255723_6162.jpgAnd there they were, having completed tougher work than pretty much any CEO in Canada – the grit to live through withdrawal, followed by the start of the process of staring down whatever demons drove them to addiction in the first place, and facing the fact that they don’t have a lot to work with: no money. no prospects of immediate employment (would you hire someone with a year or more gap in their resume?) . and knowing they many people will treat them as the outcasts. And still, they are courageously giving it their best shot.

So we talked about very primal, real stuff:

how to get the cheapest cigarettes (don’t be judgmental. They’ve just dealt with something much worse; the smokes will get dealt with in its own time.)

how to pay rent and buy a safeway card or army&navy card whenever money comes, right away, to ensure the basic life needs are met before the money disappears on stuff (the difference between low income and the rest of us is that we don’t end up being kicked out of our homes when we are impulsive or unwise with our money).

how to rebuild credit (one guy was blown away when he realized he had a fresh start, since he’d never had credit in his life). (a couple of them, it wasn’t the legal creditors who they were nervous about!).

how to be discreet about money so every one of their buddies didn’t come with their hands out.

and believe it or not, their greatest interest was the legit investment world. One guy, in the fourth session, came to me with a realistic plan for putting away $50/month into a high interest savings, and within 18 months buying his first stock. For him, it was absolutely revolutionary – an alternative way, a hopeful way, of getting ahead legitimately. (note: the investment part is not a formal part of the program. The conversation just went there and I simply described what has worked for me).

I am privileged – and feel it – to work with any person about their money.

But I want to give a particular tip of the hat to this latter group: you are some of the gutsiest people I’ve met in my life. If you got through the addiction and came out the other side, you can do freakin’ anything you set your mind to. I salute you.

A group of us said stop sign to Subway Sandwichand McDonalds and wherever else we werej0309276.jpg

and decided for the month of november to lunchbox.jpg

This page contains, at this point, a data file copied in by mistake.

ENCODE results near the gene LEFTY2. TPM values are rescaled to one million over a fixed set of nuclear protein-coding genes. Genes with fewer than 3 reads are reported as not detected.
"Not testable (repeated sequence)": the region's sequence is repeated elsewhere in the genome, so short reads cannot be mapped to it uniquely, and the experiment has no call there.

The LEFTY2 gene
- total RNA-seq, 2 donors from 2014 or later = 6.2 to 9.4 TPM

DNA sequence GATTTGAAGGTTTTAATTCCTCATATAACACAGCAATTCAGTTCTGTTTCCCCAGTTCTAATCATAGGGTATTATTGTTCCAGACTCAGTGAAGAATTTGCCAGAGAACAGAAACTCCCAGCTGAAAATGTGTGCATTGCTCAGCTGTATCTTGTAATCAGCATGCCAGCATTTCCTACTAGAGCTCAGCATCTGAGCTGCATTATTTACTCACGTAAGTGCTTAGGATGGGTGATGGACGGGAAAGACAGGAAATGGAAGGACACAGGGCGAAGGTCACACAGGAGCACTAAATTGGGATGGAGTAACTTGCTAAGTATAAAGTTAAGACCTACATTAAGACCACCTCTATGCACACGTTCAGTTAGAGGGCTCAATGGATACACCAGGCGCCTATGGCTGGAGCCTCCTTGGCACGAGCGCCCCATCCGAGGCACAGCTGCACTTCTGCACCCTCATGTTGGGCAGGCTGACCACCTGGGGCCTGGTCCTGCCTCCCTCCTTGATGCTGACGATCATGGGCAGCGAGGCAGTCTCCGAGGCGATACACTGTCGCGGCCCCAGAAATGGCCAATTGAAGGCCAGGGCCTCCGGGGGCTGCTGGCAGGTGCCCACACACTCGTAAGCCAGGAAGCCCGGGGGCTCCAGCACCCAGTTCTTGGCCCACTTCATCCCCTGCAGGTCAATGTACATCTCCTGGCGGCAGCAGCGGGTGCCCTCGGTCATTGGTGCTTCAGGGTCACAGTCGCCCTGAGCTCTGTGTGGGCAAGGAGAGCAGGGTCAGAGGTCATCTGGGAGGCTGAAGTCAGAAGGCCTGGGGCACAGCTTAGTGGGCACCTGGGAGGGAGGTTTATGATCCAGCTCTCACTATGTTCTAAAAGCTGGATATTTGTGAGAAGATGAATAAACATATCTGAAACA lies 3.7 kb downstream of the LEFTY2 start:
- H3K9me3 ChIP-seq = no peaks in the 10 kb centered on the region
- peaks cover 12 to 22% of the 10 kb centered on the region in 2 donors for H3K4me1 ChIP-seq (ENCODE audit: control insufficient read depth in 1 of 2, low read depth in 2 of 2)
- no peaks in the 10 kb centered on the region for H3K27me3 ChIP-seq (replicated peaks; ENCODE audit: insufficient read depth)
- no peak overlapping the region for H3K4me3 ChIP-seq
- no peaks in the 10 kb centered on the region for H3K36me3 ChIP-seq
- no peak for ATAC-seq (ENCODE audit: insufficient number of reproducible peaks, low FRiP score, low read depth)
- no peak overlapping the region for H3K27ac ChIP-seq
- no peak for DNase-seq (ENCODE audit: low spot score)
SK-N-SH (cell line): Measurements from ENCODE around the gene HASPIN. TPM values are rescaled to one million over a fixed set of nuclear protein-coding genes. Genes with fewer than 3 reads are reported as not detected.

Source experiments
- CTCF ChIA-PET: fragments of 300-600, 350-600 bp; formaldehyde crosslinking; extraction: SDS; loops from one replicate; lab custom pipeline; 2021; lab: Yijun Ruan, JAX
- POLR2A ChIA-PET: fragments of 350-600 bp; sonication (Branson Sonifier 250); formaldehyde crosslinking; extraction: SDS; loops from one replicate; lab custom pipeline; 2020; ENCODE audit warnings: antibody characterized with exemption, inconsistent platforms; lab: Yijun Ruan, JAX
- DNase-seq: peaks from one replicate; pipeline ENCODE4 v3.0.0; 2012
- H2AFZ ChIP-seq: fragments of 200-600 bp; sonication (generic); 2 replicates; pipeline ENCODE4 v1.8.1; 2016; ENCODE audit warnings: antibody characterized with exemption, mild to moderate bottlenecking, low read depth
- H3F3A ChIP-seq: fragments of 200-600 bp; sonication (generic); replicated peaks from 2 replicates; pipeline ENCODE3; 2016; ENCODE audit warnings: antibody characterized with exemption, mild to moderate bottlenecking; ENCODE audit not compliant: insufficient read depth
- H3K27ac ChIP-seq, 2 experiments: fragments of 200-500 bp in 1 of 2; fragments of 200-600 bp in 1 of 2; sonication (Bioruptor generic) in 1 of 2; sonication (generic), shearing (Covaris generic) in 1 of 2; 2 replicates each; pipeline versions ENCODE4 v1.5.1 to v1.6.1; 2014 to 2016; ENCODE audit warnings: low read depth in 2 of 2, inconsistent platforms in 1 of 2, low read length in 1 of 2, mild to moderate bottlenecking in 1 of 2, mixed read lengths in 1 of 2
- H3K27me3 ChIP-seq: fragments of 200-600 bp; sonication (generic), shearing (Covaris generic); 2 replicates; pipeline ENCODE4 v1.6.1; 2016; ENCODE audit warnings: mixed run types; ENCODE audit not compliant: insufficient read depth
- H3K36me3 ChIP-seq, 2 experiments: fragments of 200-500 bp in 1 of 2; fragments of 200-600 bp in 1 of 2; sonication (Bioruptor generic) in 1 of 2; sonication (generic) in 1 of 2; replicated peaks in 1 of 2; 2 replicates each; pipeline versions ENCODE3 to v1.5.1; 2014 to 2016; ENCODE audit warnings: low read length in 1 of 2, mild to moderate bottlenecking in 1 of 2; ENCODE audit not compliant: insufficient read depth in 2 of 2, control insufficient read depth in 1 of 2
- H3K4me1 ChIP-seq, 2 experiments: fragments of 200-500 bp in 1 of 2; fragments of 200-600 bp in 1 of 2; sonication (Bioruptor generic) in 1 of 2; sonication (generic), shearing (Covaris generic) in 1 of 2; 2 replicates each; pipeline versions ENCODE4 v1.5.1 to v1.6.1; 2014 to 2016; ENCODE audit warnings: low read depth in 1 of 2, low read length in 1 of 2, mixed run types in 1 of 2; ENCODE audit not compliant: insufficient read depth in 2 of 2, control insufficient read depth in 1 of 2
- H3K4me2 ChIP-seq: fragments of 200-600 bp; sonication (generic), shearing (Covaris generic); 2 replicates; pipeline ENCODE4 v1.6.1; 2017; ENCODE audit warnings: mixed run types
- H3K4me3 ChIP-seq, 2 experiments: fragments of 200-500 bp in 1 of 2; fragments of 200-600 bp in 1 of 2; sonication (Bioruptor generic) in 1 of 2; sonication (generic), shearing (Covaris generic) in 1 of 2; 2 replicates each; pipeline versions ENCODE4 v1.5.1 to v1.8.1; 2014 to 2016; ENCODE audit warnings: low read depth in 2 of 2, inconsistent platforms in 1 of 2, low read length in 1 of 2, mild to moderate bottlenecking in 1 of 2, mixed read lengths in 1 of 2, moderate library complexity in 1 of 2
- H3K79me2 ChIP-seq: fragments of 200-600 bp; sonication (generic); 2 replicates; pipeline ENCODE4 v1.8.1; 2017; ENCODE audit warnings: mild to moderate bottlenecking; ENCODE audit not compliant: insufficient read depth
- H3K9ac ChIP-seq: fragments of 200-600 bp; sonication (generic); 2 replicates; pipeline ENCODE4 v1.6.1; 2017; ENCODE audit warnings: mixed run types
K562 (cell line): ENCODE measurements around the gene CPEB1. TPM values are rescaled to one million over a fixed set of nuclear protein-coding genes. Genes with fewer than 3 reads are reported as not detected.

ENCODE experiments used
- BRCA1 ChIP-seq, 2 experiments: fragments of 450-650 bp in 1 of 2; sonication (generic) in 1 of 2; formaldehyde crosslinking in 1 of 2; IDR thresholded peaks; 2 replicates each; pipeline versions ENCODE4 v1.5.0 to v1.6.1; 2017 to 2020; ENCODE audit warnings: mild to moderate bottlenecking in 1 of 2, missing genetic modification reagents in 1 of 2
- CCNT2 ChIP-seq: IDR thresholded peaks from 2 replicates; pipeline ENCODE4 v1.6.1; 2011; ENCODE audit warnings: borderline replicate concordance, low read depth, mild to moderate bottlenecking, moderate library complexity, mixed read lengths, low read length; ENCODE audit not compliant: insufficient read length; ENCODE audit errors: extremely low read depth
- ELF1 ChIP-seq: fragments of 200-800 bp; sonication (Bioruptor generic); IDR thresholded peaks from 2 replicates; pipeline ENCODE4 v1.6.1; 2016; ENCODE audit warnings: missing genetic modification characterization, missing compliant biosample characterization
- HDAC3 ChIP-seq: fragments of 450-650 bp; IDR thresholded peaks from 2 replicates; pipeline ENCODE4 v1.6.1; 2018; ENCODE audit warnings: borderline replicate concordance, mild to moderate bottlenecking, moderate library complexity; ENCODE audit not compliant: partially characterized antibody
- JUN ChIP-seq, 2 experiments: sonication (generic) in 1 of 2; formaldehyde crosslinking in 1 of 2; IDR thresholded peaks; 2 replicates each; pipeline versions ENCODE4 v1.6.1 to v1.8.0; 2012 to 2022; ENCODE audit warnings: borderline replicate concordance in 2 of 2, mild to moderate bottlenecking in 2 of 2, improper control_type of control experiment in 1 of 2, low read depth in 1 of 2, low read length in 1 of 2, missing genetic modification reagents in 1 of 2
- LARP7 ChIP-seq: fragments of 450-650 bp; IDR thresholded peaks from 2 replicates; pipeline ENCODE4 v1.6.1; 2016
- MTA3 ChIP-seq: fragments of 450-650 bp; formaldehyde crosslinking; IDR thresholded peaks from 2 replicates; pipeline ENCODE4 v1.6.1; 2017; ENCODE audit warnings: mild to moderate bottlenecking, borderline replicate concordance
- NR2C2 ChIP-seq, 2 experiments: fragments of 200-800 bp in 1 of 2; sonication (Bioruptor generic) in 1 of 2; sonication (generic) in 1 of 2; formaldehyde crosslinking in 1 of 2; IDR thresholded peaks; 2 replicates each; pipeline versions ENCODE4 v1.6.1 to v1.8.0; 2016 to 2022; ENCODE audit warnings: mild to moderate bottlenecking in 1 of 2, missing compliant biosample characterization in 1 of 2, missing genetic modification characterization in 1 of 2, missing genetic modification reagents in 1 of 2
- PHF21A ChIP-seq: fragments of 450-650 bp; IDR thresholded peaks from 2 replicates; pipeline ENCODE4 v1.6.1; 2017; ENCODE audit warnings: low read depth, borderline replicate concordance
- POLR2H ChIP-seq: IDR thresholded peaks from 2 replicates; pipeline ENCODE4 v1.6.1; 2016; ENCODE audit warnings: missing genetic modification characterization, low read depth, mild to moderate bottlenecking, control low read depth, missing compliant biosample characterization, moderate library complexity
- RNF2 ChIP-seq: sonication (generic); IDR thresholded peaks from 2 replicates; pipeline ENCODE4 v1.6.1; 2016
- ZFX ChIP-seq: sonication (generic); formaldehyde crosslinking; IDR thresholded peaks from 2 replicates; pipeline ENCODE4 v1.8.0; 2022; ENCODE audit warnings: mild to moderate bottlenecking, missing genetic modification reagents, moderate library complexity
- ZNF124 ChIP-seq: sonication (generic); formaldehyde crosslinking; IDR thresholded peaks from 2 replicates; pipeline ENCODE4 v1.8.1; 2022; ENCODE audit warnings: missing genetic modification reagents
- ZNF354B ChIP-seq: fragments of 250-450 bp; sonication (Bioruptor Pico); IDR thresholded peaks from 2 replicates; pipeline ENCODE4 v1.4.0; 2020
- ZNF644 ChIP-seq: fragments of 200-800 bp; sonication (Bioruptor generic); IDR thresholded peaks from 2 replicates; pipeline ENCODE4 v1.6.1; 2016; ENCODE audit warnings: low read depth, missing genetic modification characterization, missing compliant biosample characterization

or

cookingtogether2.jpg at home.

StrangeBird ,

Tanya

TKO from Ontario

Wooly Woman

Kacie

Krista

and Kristina

(wow – how’s that for alliteration!)
all gave it a genuine best shot.

Annnnnddd, by the highly technical random-machine aka Dane (mgr and amazing barista – ask him about the DaneFactor that separates his lattes from everyone else’s) at WorkSpace, the winner is KACIE!

Kacie – not sure if you live in Canada or the US.  Would you prefer a Choices or a Safeway $25 gift card? Leave a comment – or actually, send me your preference to ngzca at yahoo     com.   Congrats!

And congrats to all of us for a fun month of healthier eating (in my case) and fatter bank balances.

Move over, Nancy! Money Relations is here!

When Nancy first approached me to do this guest post, I… shuffled my feet at the opportunity.

What was she saying? Blog about my baby steps towards investing…? Was there a hidden message somewhere – that any idiot can do it?!

Good thing I’m not that easily offended by the truth. Below describes my financial story with notes of insight along the way.

My first investing experience came when I was a kid banking at the Bank of Mom . I had saved my birthday/Xmas monies and I had deposited it with BMOM at separate installments. Little did I know that the bank did not keep good accounting records and when it came time to withdraw, I got an NSF.

As you can imagine, that was the last time I banked with Mom and I opened an account with a CDIC institution member.

Note to self 1: Keep track of own dang money.

Things went swimmingly after that, I had my own pocket money at an early age with a paper route and I could afford my own things.